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Arnett Moultrie is back and better than ever.
by Dave Spahn / @davespahn
After the departure of Tony Barbee from UTEP to Auburn, Arnett Moultrie found himself in a tricky situation.
The coach to whom he pledged his time, commitment and effort for his entire college career decided to take another job after Arnett’s sophomore season. Coming off two fantastic seasons in which he averaged nearly 10 points and 7 rebounds per game, Arnett realized he had two choices: stay at UTEP and play for new coach Tim Floyd or start the recruiting process over again and find a new place to call home.
Staying at UTEP meant he would be playing for a coach who did not recruit him, so playing time was not guaranteed. Leaving UTEP, however, meant he had to sit out a year due to NCAA transfer rules. Arnett pondered the decision for a while but ultimately felt he had higher chances of playing at the next level if he left UTEP.
He started the process over again and contacted some of the schools that originally recruited him. In the end, Arnett’s familiarity with the coaching staff at Mississippi State won out over the competition.
“Mississippi State recruited me since high school, so I felt comfortable with the staff there,” explained Arnett. “Coach (Phil) Cunningham had a great relationship with my family, which was important to me because I wanted to try to stay close to home this time.”
Ask any player who competes at a high level of basketball, or any sport for that matter, how hard it is to sit out of all games for a whole season and come back stronger than before. An incredible amount of focus in the film room, extra reps on the court for drill work, and a dedication to the weight room are only a few things that can help ease the process of a year away from true competition. Instead of looking at the negatives about sitting out, however, Arnett decided to worry about the positive things he could take away from his year without games.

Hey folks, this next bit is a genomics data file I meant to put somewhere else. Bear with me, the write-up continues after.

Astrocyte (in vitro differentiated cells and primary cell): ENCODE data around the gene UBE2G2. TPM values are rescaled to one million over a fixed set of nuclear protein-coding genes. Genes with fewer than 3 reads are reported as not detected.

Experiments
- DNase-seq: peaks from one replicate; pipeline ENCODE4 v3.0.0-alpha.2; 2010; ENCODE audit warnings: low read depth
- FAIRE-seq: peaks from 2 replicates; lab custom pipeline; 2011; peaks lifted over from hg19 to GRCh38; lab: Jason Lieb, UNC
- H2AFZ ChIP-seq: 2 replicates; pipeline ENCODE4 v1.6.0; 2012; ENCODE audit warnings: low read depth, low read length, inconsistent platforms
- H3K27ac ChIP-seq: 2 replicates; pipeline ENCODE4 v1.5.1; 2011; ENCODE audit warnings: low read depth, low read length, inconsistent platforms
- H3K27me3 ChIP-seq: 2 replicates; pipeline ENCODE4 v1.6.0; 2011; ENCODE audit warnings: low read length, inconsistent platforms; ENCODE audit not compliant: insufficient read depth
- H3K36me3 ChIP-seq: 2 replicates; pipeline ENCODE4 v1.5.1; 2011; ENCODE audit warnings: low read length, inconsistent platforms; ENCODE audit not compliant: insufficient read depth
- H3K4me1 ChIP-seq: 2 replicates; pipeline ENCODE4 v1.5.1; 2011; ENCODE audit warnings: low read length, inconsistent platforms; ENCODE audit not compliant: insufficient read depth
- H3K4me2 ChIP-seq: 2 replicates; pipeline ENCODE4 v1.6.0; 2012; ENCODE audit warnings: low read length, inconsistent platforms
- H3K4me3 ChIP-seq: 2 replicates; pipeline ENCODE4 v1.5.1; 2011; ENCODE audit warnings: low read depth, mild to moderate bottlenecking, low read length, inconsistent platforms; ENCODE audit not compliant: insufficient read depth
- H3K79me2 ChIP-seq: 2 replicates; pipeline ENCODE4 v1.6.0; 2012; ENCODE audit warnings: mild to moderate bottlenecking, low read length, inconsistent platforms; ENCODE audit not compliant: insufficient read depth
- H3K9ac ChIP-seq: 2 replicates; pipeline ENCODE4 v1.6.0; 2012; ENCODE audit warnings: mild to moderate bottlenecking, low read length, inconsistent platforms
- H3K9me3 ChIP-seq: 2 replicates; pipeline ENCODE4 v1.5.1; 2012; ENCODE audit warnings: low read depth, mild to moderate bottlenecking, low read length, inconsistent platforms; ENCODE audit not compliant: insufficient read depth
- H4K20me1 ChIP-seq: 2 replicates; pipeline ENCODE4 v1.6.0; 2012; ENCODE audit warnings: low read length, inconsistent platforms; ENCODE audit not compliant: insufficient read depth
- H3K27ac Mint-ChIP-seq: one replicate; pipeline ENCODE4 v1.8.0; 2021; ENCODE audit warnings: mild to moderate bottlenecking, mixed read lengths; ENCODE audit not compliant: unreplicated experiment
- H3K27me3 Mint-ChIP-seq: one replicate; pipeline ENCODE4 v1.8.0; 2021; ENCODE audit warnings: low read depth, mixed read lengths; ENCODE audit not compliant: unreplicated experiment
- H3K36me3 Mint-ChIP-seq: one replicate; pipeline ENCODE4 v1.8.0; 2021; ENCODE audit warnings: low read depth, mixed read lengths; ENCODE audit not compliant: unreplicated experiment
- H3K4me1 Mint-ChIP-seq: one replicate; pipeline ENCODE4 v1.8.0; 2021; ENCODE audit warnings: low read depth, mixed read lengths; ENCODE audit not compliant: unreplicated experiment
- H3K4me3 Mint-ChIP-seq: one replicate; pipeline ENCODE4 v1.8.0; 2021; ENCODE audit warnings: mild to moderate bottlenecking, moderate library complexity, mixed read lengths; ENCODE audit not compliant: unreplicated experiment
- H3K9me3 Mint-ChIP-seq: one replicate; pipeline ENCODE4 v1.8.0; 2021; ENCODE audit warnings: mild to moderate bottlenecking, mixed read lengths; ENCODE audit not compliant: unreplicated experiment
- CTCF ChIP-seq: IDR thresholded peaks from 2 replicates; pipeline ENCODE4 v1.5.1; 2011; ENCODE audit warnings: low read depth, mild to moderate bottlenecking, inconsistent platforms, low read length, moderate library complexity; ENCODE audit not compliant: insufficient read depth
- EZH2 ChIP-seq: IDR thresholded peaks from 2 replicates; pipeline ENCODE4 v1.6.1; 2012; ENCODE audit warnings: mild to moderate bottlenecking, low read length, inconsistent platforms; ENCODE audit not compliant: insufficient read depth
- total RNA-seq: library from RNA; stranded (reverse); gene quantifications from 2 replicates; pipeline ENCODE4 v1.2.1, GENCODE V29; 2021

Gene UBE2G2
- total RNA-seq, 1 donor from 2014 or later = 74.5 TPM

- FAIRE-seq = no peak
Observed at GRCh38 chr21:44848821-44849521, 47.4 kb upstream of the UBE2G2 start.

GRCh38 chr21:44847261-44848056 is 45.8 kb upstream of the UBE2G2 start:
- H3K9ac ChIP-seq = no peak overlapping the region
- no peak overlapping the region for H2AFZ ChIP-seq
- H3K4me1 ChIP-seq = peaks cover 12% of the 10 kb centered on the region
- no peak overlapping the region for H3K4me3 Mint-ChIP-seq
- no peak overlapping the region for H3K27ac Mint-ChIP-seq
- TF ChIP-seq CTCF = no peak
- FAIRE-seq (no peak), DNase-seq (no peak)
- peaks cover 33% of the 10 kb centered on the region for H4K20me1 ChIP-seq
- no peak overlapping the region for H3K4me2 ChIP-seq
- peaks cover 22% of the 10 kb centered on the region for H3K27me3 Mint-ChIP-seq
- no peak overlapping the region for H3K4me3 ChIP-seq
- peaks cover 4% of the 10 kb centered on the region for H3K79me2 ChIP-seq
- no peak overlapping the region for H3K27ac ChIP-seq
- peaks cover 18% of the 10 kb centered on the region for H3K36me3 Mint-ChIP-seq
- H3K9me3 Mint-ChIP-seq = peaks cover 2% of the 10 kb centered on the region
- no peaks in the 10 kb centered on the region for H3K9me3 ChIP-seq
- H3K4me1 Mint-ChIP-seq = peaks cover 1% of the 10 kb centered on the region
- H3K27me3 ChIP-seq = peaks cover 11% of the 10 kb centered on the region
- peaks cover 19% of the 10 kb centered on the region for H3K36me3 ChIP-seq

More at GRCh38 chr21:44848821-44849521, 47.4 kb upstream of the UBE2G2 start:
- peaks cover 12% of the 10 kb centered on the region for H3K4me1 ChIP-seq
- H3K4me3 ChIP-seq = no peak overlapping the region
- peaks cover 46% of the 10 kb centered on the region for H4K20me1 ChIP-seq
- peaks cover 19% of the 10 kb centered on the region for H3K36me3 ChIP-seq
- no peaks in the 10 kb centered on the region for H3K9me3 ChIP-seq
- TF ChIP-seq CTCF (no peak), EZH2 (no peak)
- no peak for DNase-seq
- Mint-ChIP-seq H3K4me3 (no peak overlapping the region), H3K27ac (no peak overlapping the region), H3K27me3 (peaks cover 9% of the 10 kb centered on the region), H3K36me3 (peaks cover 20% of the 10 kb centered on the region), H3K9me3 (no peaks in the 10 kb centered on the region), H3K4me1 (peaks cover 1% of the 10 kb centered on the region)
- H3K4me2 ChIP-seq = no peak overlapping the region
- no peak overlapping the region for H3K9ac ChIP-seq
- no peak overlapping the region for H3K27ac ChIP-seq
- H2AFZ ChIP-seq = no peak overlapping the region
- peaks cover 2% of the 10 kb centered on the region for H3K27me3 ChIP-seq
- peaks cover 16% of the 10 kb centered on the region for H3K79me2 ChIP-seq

“Sitting out let me spend more time on the weaknesses of my game,” Moultrie stated. ” I worked on my strength in the weight room and my back to basket play the most. I knew that in order to be ready for the next level, I needed to take advantage of my time off and improve every aspect of my game.”
The move to transfer looks like it paid off. Arnett’s weight room dedication helped him gain 20 pounds of muscle and add some much needed strength to his long frame. He went from a lengthy big man to a force around the rim by refining his body and his post game.
Already an elite rebounder, Moultrie has seen great results in the stat sheet this season. He recently dropped 19 points and 10 boards against Arizona to not only win the championship of the 2K Sports Classic, but also garner MVP honors as well. He credits his work ethic and intensity for his accomplishments so far this season.
“I try to be the hardest worker every time I step on the floor,” said Moultrie. “I want to prove my versatility this year by showing my inside-outside game and by being a monster on the glass.”
Mississippi State knocked off two ranked teams last week and showed their depth with five players averaging 8 ppg or more. Moultrie is the team’s second leading scorer with 15.6 ppg and the leading rebounder with 11.2 rpg.
The Bulldogs definitely have the pieces to make some noise this year in the SEC. A front court of Moultrie and the talented-yet-enigmatic Renardo Sidney combined the backcourt duo of star Dee Bost and freshmen Rodney Hood gives the Bulldogs enough talent to stay in virtually every game they play.
The key for the Bulldogs will be the collective attitude of the team. If selfishness comes into play, forget about it. If the team shares the ball, dedicates themselves to the defensive end, and brings an added level of toughness due to their squad being under-looked, don’t be surprised to see the Bulldogs cause some problems atop the SEC standings.
“Yeah, we are definitely getting overlooked,” Moultrie stated when asked about MSU’s public perception. “I’ve always been underrated my whole life. I was under recruited out of high school and saw interest from mostly mid majors. I just used it as motivation and am used to it by now. My teammates and I just come to practice and try to get better so we can beat the teams that are getting all the hype.”